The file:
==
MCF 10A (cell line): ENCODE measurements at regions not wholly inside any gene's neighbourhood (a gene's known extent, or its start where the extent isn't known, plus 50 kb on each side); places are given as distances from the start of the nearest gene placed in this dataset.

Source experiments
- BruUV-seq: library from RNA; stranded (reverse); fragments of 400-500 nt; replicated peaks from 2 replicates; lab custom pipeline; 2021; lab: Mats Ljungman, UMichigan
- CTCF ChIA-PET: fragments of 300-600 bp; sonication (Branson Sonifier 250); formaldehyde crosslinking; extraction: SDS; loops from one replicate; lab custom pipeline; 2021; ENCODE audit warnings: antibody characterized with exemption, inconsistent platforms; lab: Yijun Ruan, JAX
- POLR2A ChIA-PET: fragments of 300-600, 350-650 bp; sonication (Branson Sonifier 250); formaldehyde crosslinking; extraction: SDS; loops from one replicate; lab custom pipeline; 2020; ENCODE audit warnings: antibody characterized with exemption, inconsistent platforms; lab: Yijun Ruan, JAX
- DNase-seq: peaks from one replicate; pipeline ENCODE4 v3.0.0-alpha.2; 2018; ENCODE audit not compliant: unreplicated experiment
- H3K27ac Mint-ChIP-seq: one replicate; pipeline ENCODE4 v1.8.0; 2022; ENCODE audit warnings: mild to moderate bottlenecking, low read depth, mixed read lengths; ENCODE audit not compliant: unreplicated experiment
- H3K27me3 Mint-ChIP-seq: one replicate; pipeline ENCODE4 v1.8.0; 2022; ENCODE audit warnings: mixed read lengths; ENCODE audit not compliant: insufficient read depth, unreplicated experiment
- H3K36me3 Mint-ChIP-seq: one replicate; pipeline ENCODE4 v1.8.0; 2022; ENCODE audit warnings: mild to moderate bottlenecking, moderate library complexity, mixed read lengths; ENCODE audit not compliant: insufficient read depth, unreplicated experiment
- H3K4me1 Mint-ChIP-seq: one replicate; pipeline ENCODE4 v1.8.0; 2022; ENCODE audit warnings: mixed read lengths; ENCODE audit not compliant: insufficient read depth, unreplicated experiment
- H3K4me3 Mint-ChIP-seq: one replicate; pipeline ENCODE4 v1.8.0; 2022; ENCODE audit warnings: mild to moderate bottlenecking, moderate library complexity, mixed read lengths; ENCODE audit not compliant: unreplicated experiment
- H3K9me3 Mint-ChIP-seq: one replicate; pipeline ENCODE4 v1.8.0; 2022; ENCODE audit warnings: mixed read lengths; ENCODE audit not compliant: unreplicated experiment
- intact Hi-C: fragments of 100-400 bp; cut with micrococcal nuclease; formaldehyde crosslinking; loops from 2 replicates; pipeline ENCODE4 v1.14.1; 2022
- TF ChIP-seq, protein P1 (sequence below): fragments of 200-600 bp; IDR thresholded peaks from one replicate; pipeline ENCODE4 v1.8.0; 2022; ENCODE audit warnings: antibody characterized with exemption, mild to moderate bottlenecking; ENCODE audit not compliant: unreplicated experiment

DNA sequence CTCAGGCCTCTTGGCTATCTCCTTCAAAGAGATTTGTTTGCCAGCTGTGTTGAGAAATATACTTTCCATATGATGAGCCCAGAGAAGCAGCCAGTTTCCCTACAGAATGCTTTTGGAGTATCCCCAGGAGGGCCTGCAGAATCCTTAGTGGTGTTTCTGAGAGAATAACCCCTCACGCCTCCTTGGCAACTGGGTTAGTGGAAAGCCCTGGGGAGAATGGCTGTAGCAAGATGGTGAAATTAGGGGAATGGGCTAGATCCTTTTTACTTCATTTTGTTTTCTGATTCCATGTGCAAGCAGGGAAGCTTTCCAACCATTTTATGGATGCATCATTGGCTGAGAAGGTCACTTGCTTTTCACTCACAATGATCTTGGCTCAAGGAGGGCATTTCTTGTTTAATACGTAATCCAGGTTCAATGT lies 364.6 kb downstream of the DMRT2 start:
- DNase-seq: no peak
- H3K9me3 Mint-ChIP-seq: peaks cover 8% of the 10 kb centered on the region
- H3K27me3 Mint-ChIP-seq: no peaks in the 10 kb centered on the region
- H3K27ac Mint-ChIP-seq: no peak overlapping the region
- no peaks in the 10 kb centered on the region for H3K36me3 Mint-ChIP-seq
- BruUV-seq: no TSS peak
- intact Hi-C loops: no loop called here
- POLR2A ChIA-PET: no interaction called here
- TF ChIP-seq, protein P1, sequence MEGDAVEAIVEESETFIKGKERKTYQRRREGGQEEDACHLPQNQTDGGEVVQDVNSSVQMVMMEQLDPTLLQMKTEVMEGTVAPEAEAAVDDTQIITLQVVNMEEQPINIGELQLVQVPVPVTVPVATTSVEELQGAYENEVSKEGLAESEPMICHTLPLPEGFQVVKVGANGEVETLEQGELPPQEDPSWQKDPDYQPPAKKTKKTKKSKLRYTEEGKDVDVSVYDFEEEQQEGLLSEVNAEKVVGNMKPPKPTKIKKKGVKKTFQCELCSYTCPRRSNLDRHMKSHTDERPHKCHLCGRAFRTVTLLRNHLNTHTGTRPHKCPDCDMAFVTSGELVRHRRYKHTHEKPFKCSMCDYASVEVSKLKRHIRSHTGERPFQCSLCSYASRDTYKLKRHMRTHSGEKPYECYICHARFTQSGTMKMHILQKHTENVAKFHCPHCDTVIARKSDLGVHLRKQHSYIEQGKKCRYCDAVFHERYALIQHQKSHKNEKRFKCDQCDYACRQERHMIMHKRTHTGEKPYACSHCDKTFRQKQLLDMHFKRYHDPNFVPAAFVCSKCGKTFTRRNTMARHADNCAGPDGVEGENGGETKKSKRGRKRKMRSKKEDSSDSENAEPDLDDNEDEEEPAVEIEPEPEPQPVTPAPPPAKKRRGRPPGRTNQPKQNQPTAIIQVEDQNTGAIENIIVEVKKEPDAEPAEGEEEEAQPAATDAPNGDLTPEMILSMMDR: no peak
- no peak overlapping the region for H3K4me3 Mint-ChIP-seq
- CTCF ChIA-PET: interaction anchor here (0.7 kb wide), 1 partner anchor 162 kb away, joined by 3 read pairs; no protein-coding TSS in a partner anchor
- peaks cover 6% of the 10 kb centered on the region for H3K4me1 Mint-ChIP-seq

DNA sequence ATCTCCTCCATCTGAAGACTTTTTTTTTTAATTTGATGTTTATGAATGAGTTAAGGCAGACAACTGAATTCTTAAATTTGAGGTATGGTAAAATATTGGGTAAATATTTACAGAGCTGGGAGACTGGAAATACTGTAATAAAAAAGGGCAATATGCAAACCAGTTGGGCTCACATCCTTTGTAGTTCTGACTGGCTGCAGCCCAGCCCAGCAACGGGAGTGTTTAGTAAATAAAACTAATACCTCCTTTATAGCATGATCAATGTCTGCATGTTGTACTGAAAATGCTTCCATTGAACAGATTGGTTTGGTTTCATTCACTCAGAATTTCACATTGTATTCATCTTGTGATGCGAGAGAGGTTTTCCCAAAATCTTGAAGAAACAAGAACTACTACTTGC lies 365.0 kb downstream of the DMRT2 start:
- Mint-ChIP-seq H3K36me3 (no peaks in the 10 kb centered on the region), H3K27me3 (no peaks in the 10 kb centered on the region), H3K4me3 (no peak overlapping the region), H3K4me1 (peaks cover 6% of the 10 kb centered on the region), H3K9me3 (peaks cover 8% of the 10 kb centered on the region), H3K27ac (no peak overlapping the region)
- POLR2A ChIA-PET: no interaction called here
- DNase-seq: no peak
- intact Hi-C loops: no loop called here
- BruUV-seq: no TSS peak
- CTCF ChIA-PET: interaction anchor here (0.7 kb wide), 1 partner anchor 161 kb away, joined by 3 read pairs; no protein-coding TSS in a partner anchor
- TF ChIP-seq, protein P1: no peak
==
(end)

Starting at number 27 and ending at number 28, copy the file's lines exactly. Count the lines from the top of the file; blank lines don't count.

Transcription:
- peaks cover 6% of the 10 kb centered on the region for H3K4me1 Mint-ChIP-seq

DNA sequence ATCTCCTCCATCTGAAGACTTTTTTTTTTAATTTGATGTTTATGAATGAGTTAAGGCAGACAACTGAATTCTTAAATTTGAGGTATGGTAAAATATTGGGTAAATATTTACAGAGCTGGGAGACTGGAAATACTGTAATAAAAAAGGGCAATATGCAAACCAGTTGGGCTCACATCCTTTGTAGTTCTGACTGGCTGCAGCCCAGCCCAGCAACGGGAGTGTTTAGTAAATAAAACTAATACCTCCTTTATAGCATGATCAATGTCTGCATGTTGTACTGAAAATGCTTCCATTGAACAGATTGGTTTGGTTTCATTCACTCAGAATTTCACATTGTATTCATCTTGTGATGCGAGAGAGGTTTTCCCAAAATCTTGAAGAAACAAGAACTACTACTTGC lies 365.0 kb downstream of the DMRT2 start: